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Government employees eat cake and talk Agile!

Yesterday Nicki Jones and Kim Partridge headed down to the Government Test Professionals Forum at Te Papa to tell all of the attendees about the fantastic courses and conferences coming up at Software Education. It was a busy day with over 100 testers and test managers getting together to hear presentations from several testing course vendors. Our very own Shane Hastie gave the post-lunch presentation about the work that has been done at the Livestock Improvement Corporation to transform their team from working in a traditional ‘waterfall’ way to taking an Agile approach.

Shane Hastie speaking in the main auditorium

SoftEd had a great day out, we always love the opportunity to meet our customers and to keep an ear to the ground as to what is new in the world of testing. Even better, we got to spend the day at the wonderful Te Papa and were able to indulge in their fantastic catering…

There wasn't much cake left by the end of lunchtime!

If you would like to hear about our testing courses, it’s really easy to get in touch and in the meantime you can check out the rest of our photos on flickr and our twitter stream. We hope your day is full of cake too!

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Posted by on May 4, 2011 in Testing


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Why so little good Agile?

Today I gave a talk at the  Government Test Professionals Forum conference in Wellington.

I presented a case study about how the Farm Systems Division of Livestock Improvement Corporation have adopted Agile methods.
I told the story of Team Awesome (they choose the name themselves), how their practices have changed and the measurable benefits that have resulted from their new way of working:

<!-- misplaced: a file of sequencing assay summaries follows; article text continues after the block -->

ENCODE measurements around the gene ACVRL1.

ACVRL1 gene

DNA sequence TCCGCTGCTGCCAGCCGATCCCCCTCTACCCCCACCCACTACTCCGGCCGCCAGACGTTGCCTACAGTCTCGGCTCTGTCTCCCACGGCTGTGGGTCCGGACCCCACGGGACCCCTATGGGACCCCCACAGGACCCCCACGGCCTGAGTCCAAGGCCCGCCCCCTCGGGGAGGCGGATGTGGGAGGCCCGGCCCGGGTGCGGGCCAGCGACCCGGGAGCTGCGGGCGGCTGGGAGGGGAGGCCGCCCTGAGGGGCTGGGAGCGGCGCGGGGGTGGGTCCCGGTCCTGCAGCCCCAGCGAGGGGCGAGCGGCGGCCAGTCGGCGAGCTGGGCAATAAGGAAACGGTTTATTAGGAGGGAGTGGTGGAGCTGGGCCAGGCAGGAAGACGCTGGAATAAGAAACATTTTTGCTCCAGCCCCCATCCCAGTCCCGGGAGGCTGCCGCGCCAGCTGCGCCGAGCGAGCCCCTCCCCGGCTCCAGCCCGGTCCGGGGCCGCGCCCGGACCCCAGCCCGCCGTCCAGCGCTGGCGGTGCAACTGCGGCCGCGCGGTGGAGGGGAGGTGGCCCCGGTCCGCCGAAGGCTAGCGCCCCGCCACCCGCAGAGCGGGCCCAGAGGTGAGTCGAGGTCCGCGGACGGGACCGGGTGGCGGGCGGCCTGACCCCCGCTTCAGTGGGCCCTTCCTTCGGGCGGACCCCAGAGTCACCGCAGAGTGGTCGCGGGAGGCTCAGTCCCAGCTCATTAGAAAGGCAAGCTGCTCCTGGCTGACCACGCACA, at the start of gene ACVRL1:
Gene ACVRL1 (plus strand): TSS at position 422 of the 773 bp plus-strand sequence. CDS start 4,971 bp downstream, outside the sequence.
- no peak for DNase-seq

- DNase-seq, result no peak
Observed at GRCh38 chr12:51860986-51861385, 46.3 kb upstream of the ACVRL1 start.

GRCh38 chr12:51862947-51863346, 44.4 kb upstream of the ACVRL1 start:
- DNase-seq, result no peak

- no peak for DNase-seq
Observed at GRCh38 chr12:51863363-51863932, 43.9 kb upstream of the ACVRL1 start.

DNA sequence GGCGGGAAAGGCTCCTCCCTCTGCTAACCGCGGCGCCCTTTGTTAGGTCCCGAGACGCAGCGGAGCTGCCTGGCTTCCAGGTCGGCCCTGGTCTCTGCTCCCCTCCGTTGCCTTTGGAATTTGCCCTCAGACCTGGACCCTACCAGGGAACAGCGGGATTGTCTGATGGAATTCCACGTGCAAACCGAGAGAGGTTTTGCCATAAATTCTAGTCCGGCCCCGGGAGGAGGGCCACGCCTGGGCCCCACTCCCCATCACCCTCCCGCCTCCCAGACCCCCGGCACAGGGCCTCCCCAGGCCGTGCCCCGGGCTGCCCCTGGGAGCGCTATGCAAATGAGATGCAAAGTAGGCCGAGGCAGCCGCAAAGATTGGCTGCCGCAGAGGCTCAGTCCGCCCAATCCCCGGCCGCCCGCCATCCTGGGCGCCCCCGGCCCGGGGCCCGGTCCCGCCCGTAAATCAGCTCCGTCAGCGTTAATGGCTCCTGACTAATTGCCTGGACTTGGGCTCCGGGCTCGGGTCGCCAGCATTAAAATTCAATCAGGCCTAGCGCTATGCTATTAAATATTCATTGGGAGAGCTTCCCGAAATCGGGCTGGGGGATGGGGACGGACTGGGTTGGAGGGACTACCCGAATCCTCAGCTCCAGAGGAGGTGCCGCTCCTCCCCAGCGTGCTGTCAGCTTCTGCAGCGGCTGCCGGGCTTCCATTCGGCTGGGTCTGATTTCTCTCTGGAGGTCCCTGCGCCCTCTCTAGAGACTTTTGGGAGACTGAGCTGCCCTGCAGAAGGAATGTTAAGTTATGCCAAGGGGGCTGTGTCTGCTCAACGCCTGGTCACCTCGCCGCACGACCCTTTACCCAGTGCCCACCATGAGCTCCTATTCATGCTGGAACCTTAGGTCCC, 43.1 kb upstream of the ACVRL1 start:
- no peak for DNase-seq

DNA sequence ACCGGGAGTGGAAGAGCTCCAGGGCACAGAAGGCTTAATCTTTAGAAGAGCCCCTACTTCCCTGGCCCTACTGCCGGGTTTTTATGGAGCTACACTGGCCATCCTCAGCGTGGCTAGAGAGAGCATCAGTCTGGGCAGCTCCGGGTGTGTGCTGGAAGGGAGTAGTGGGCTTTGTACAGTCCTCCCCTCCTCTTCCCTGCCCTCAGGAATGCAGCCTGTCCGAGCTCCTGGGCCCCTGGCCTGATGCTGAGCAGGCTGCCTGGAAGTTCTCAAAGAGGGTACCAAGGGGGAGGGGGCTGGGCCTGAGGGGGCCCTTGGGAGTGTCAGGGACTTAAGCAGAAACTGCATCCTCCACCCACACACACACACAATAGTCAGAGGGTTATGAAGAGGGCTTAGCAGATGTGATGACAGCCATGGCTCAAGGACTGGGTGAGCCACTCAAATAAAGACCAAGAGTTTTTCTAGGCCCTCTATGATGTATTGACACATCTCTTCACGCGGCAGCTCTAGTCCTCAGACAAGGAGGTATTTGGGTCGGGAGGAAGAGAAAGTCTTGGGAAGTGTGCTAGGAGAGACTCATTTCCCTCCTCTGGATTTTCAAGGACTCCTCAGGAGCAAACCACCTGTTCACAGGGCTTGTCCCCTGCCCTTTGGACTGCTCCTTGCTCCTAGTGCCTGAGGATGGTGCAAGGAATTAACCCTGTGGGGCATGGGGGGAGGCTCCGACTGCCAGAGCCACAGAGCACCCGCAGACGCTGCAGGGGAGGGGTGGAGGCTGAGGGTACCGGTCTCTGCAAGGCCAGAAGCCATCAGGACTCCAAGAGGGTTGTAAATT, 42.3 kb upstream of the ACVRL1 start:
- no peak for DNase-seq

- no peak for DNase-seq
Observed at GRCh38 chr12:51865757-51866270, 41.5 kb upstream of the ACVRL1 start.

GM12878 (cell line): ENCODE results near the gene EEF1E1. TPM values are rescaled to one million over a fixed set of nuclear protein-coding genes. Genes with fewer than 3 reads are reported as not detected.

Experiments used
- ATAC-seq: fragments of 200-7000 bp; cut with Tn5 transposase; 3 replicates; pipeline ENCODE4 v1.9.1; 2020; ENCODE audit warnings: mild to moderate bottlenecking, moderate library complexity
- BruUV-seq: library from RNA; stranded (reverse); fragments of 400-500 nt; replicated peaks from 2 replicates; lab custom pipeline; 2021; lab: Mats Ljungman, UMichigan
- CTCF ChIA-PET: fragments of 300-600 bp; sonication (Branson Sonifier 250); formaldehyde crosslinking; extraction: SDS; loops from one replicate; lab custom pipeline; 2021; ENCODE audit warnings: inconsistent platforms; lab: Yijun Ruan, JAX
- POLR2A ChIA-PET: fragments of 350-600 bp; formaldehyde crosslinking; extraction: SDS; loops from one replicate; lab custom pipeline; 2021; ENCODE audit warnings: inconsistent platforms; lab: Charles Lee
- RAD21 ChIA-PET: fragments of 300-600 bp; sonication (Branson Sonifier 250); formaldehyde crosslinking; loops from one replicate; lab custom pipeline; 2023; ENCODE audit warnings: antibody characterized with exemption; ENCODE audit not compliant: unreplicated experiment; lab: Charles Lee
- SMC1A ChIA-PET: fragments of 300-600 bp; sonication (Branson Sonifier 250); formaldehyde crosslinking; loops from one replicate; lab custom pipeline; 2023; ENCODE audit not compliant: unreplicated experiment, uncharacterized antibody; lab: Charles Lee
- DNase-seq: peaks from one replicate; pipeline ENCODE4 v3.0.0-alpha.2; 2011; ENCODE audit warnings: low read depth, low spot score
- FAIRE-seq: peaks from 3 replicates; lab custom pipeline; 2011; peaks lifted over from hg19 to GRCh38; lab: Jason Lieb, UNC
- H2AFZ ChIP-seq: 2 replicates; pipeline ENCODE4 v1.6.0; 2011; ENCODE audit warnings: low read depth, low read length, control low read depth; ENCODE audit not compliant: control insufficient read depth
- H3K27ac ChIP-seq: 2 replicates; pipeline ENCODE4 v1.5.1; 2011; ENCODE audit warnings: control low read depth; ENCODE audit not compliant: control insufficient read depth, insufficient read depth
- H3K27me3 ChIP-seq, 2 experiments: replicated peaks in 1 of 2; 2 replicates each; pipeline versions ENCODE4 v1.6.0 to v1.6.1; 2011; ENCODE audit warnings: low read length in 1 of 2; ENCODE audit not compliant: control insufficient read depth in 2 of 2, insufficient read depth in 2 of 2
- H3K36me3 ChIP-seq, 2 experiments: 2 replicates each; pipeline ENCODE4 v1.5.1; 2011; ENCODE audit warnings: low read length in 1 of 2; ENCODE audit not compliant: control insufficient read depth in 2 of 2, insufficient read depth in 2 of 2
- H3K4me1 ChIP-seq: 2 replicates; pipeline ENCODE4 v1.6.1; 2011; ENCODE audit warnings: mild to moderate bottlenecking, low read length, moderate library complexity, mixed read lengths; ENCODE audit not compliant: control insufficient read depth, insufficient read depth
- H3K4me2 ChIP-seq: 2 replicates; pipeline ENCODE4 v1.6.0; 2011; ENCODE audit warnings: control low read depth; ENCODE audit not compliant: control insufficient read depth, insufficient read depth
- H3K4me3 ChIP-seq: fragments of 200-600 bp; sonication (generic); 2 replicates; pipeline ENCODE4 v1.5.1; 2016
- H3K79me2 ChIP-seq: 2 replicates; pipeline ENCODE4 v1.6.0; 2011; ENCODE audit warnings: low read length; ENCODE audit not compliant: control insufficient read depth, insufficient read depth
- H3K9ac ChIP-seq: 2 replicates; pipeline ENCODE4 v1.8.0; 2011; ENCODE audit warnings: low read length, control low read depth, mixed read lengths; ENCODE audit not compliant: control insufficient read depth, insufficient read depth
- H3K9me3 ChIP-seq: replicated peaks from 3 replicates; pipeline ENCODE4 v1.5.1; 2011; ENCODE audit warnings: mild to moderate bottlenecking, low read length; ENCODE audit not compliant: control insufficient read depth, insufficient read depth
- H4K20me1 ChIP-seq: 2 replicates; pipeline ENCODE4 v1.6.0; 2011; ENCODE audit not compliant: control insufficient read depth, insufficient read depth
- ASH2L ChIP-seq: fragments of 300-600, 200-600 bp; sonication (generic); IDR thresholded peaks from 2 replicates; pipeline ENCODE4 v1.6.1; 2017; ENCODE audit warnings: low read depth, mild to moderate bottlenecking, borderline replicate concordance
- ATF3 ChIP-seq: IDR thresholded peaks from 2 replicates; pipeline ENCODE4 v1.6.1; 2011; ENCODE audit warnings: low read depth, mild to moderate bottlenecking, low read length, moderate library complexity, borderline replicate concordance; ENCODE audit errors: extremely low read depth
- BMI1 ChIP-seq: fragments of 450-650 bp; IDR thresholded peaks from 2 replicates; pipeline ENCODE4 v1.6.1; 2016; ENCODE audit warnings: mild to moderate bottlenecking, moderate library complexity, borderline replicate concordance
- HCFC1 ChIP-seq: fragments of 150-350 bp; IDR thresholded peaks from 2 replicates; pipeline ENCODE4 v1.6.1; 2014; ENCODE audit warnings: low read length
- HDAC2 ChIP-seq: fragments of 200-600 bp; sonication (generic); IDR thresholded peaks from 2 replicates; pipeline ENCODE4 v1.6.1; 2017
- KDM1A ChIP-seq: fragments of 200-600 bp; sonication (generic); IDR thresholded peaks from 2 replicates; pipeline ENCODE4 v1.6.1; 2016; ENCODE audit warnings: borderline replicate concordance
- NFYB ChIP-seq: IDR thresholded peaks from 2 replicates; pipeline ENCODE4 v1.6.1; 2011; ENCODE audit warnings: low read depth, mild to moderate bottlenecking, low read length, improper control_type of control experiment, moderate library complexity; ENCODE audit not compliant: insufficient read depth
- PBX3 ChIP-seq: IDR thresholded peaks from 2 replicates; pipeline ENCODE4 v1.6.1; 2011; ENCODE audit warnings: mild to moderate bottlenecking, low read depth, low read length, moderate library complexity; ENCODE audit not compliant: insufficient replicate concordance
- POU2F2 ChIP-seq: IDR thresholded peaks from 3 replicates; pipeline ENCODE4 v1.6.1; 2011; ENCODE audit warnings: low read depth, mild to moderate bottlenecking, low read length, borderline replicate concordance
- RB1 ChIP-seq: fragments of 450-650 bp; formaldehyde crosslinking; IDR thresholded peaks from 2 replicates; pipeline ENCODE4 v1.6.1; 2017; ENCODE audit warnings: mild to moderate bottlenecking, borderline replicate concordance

• Massive reduction in residual defects
  • Increased team satisfaction
  • Shorter time to market
  • Increased customer satisfaction

I told the story of how the team collaborates, how all the roles work together. How testing is fully integrated into the flow of work and how the whole team (developers, analysts, product manager, testers) coordinate their activities starting with expressing the detailed requirements for user stories as test design specifications using the Behavoural Driven Development model. They have adopted Agile well, and gained the benefits that all the books talk about.

After the talk I was chatting with one of the attendees and she said that my story was unusual – her experience as a tester on “agile” projects has been uniformly negative – testers as victims of development teams who use “going agile” as a excuse for hacking and not bothering with requirements.

This saddened me; surely we know how to apply these practices properly, don’t management in our organizations understand that agile is about applying the practices in a disciplined way, you can’t just pick the pieces that seem easy? Agile works when the combination of practices are applied together – for example: user stories are a good technique for identifying features and prioritizing the work to be done, but they must then be supplemented by some technique to define the detailed requirements on a just in time basis, just ahead of when the story will be developed. You can’t just adopt user stories and ignore the detailed requirements and testing – that is truly Tragile, but seems to be oh-so-common.

Building software is hard work; building good software takes a concerted team effort, irrespective of the methodology being used. We know this, and have known this for the last 40 years.

Please stop calling these half-hearted implementations Agile – it’s not, it’s just a continuation of the bad practices that many organizations have followed over the years, just with a different brand.

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Posted by on May 3, 2011 in Agile, Testing